If you share your story and/or a unique idea in the comments, you might be the one picked to be a guest blogger!

~SAT

Writing Tips From My Film Class.

6 Aug

As many of you know, I am about to go into my last semester at the University of Kansas. (I cannot wait to graduate!) School is a big part of my life right now, so that’s why I like to share my favorite books that we read during my classes. Since my summer semester just ended, I thought I’d do that again–except there’s one big difference: it was History of the International Sound to Film. Basically, we watched a lot of movies during the World War II era (before, during, and right after.)

Before I begin, you might be asking: what does this have to do with writing? I’m getting to that. I promise.

When I need more writing tips, I cuddle with Bogart.

When I need more writing tips, I cuddle with Bogart.

There were too many movies to post on one page (seriously) so I’m only sharing my favorites:

  • Under the Roofs of Paris (Rene Clair, 1930, France)
  • The Private Life of Henry VIII (Alexander Korda, 1933, Britain)
  • Listen to Britain (Humphrey Jennings & Stewart McAllister, 1942)
  • Alexander Nevsky (Sergei Eisenstein, 1938)
  • Port of Shadows (Marcel Carne, 1938)
  • The Bicycle Thief (Vittorio De Sica, 1948)
I also put writing tips on my Facebook Page!

I also put writing tips on my Facebook Page!

I don’t think I would’ve ever seen these movies if it weren’t for that class, although I wish I could say I would’ve. They were very enlightening in the sense that I do love older movies, yet I’ve never really watched the ones that were used politically from other countries during the war. It puts a twist on things, and it made me think. So this is where I get into writing tips. I’m always trying to find new ways to look at writing, and, when I look at life a little differently, I decide to line it up with writing. In this case, I thought about two things:

1. Silent Films: Imagine how difficult getting a story across must be when you cannot even tell the story. It’s like playing charades. As writers, we don’t necessarily have to worry about this, because our job is to tell the story. But what if we took a step back? What if we had to make a silent film out of the story? Imagine what would come across the clearest, what would be the most difficult, and how you would set things up to describe everything. I tried this prompt myself, and I might share it in the future ;] But, for now, all I will say is that it forces more emotions to come to the surface (and it might even help you change those pesky scenes that didn’t quite feel right and/or cut them completely)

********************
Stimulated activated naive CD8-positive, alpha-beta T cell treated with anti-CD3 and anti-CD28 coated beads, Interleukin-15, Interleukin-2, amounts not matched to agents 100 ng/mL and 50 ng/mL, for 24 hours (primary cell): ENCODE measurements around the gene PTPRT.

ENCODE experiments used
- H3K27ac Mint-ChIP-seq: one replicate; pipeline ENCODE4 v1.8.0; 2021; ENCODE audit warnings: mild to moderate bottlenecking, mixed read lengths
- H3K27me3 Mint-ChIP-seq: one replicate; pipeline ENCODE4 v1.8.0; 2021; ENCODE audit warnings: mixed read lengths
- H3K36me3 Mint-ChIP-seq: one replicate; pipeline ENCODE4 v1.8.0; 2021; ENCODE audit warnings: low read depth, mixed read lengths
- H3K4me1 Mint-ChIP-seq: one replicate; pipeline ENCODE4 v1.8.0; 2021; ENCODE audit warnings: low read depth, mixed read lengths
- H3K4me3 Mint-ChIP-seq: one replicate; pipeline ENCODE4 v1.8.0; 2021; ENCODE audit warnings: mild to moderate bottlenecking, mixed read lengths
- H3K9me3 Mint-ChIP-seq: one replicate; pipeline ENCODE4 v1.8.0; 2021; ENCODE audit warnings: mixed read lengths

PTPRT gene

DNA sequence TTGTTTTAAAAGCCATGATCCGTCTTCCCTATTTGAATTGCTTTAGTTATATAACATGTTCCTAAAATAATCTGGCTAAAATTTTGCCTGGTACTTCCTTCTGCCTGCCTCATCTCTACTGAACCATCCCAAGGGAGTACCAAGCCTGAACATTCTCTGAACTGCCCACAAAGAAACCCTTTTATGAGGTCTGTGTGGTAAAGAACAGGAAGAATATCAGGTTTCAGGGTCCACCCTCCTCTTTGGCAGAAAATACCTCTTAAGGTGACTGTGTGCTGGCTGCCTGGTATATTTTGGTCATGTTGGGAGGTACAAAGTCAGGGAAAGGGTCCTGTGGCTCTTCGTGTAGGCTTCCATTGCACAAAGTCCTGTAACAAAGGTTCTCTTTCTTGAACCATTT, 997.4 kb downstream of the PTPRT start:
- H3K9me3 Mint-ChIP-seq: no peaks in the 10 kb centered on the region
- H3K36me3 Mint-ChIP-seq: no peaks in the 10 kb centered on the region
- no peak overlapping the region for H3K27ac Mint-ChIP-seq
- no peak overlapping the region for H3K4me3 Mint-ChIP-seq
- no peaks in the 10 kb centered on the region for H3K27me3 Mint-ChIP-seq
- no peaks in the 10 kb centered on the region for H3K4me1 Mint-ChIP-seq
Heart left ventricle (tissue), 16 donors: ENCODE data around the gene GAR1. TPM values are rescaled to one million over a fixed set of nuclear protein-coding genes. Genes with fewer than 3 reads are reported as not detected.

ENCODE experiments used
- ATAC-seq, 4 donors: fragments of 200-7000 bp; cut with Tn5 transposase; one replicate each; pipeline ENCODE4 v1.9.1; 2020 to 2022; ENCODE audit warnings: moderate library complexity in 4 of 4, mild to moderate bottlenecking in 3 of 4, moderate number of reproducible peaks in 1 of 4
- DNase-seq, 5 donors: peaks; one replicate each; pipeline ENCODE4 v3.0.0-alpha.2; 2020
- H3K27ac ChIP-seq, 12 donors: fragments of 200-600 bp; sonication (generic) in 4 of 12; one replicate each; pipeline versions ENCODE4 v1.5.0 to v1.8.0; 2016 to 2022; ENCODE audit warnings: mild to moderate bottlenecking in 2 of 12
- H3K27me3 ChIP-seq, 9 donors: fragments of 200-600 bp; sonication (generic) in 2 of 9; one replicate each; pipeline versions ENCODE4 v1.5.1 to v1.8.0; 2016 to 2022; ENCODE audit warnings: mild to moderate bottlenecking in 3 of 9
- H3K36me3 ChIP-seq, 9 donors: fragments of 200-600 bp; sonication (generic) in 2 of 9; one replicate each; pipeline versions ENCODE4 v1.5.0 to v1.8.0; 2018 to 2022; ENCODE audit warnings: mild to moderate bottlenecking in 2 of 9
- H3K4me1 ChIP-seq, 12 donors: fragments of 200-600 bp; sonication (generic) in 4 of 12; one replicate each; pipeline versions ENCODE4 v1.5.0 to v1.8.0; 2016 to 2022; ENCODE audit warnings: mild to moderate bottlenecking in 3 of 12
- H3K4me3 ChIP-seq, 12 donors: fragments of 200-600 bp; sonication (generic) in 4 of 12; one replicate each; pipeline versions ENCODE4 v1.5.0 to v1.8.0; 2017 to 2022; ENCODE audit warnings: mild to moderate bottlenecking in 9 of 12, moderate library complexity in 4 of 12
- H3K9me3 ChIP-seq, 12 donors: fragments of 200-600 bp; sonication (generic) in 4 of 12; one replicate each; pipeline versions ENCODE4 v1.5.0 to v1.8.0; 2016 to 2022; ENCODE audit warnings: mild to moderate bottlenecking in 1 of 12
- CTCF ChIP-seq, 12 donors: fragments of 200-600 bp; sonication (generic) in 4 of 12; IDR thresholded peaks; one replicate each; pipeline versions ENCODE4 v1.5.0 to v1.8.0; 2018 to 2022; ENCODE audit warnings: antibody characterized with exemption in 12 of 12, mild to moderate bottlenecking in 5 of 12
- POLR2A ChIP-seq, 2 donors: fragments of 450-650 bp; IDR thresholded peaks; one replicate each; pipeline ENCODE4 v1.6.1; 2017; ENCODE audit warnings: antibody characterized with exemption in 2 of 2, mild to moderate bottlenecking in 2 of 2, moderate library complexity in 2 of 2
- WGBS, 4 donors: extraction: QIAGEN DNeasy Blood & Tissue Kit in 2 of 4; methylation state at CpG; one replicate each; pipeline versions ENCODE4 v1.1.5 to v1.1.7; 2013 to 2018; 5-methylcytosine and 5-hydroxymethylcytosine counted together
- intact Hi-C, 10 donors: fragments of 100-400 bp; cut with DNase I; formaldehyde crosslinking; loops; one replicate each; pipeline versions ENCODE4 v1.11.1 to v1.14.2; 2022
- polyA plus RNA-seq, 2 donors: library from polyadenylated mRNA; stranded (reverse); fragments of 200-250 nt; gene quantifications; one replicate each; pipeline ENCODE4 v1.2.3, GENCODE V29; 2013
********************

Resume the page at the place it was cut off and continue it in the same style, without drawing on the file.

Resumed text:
2. The Other Side: Like I said, most of these films were foreign, so it was interesting to see how the rest of the world artistically displayed the war. Even more interesting? They all had the basic concepts laid out the same. However, I thought you could try an interesting prompt: imagine your story is being told by the other side, (in this case, by the enemy, or someone near the enemy.) How would they see things? Maybe they aren’t so evil, after all.

Who knows? Maybe you can combine the two and come up with a silent expression from the other side. That would be something, even if it were only for you to see. 

~SAT

P.S. Please support these wonderful writers and readers who’ve interviewed me and read Minutes Before Sunset:

Interview: 

Urban fantasy and paranormal romance writer, S.L. Stacy, took a moment to interview me, and it was lovely. My favorite (and fun) question? “If you could be bffs (best friends forever) with any fictional character, who would it be?” Find out who I picked here.

Reviews:

KatrPilr: Writer, Life-Living Extraordinaire: “The concept of Minutes Before Sunset is a breath of fresh air in a YA genre crowded with werewolves and vampires. Shannon A. Thompson artfully weaves two worlds together from two different perspectives: Eric’s, and Jessica’s. The result is well-rounded, in-depth characters, and a seamless story, while still retaining enough mystery to keep me wanting more.” Read the rest here.